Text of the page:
Everyone knows that training is important. We know that it can affect 60-80% of your staff if you do it RIGHT. But the question is, how do we get to the place where we can do it right? When introducing training into an organization, even those with the best intentions can find themselves floundering because of some pretty common obstacles. Here are the four most common training hurdles and how to sail right past them!
Training Hurdle 1: I don’t wanna!
Now most of your managers may not say it exactly this way, but training initiatives don’t usually start out with 100% participation. And no amount of cajoling, ordering, yelling or snipes can make them. Even if they sit through the training at your behest, you might find them resenting even the most meaningful of presentations. That won’t affect your bottom line, at least not in a good way!
One way to avoid this is to create your training around topics that will engage your managers. Enticing topics include things that will:
Training Hurdle 2: This makes no sense
If your managers can’t make heads or tails of what the training is supposed to teach them, you’re doing it wrong. If it’s training cobbled form another industry and doesn’t hold any meaningful application, you’re doing it wrong. If the objectives are rigid and difficult to achieve, it will create discouragement and reduce participation.
Think of it this way, if you spend a week learning to hula hoop, but then never practice again, you’ll lose the skills you worked so hard to learn. It’s the same with training. Don’t offer training on something that your managers don’t do during their daily job. Of course, modern employees find that their managers often fill multiple roles and have to quickly pivot and adapt their managerial style over the course of their career in the company. In these cases, virtual, easy-to-access programs that are ready and intuitive when needed are the very best choice.
Training Hurdle 3: Training sucks
There are a lot of articles out there that will tell you that any topic can be interesting. Perhaps. But training in the very subject that your managers are already spending at least 40 hours per week on is sure to be doubly difficult to sell. Nevertheless, we’ve established that training is tremendously useful when put into practice so we MUST find a way to make topics interesting.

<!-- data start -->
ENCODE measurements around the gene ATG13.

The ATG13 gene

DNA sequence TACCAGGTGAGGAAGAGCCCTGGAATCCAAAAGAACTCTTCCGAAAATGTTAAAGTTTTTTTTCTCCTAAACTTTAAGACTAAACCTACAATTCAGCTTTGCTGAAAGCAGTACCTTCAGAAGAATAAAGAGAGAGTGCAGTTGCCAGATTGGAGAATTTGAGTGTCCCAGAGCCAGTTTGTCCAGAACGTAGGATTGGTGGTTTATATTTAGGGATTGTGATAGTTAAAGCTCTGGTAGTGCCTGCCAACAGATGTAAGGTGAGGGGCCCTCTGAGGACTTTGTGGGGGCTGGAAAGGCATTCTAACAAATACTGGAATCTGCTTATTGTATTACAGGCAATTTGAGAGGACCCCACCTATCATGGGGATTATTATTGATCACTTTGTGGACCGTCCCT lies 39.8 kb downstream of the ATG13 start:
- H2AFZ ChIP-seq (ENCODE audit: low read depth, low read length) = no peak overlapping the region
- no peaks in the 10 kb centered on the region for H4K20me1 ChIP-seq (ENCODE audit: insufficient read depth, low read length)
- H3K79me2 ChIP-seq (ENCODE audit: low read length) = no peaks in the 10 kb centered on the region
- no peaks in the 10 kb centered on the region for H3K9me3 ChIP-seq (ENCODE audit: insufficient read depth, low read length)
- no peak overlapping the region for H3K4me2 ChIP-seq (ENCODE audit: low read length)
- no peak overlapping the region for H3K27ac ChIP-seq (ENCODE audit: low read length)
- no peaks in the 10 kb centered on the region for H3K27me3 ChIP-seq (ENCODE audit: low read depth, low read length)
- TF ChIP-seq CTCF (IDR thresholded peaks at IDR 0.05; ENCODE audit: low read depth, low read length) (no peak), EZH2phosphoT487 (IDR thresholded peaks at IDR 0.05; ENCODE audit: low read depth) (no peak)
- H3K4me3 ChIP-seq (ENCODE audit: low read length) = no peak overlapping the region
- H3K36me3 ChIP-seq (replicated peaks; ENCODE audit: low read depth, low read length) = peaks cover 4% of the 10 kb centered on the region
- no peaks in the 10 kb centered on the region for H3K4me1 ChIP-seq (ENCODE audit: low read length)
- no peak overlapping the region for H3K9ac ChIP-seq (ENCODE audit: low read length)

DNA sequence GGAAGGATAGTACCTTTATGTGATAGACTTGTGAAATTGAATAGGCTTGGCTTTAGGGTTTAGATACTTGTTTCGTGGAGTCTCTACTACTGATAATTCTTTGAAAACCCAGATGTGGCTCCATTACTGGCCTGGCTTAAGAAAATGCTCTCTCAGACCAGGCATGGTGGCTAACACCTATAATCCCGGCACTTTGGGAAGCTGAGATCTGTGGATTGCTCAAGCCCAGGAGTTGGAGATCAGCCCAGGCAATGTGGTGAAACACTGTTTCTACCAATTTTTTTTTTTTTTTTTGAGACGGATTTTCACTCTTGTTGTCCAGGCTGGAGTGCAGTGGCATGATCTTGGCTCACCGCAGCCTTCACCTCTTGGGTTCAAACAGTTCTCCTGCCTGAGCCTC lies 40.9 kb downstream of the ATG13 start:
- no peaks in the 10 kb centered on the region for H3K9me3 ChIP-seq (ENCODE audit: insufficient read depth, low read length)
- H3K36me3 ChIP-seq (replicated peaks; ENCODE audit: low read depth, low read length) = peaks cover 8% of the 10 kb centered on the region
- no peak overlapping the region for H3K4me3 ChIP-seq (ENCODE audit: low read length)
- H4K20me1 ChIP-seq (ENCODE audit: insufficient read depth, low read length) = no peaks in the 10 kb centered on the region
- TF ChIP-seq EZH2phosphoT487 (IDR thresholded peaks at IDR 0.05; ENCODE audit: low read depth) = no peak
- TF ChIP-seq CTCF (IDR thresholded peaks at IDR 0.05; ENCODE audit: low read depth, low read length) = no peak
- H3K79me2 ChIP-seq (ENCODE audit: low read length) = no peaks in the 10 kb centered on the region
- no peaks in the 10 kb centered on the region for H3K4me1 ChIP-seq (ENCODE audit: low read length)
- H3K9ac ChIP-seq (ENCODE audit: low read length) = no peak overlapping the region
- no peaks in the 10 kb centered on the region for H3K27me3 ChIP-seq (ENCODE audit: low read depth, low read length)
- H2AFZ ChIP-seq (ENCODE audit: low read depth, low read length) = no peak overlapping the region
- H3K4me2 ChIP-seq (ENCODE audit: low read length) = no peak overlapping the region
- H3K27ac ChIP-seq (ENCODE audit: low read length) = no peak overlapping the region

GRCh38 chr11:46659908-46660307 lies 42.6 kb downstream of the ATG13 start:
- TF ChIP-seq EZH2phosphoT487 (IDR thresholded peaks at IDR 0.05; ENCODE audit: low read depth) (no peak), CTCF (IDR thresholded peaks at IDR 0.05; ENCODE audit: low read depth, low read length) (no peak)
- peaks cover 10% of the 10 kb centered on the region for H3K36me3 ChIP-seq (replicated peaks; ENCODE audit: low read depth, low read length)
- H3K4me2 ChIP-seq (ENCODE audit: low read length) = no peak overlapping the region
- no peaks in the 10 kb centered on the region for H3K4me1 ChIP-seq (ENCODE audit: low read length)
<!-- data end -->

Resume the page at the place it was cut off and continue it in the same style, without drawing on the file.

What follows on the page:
Content that is interactive, engaging and with elements of gamification makes it easier for managers to participate. Try to find training that keeps them “on their toes” and comes in short bursts. Experts say that 15-20 minutes is the best length. Remember, just say no to day-long training. Most busy managers don’t have time for that anyway. Plus, this helps with hurdle #2, if they can get right back into work and put their skills into practice, great!
Training Hurdle 4: I’m too busy!
This is one hurdle that can feel more difficult to overcome. After all, most of your managers ARE likely already working at their…you know…job. This is one of the reasons that cross country training workshops have declined in popularity in recent years. Now that virtual, interactive training programs exist, it’s far simpler to squeeze in a 15-20 minute session from the workplace.
Just because it’s easier doesn’t mean it will get done though! Training programs that boast high completion rates often also include tips on carving out time to take the modules AND ensure that the information is useful and actionable.
Training your managers doesn't have to be exhausting, boring or expensive. Do you face any of these hurdles when introducing training initiatives at your company? Which hurdles did I forget?
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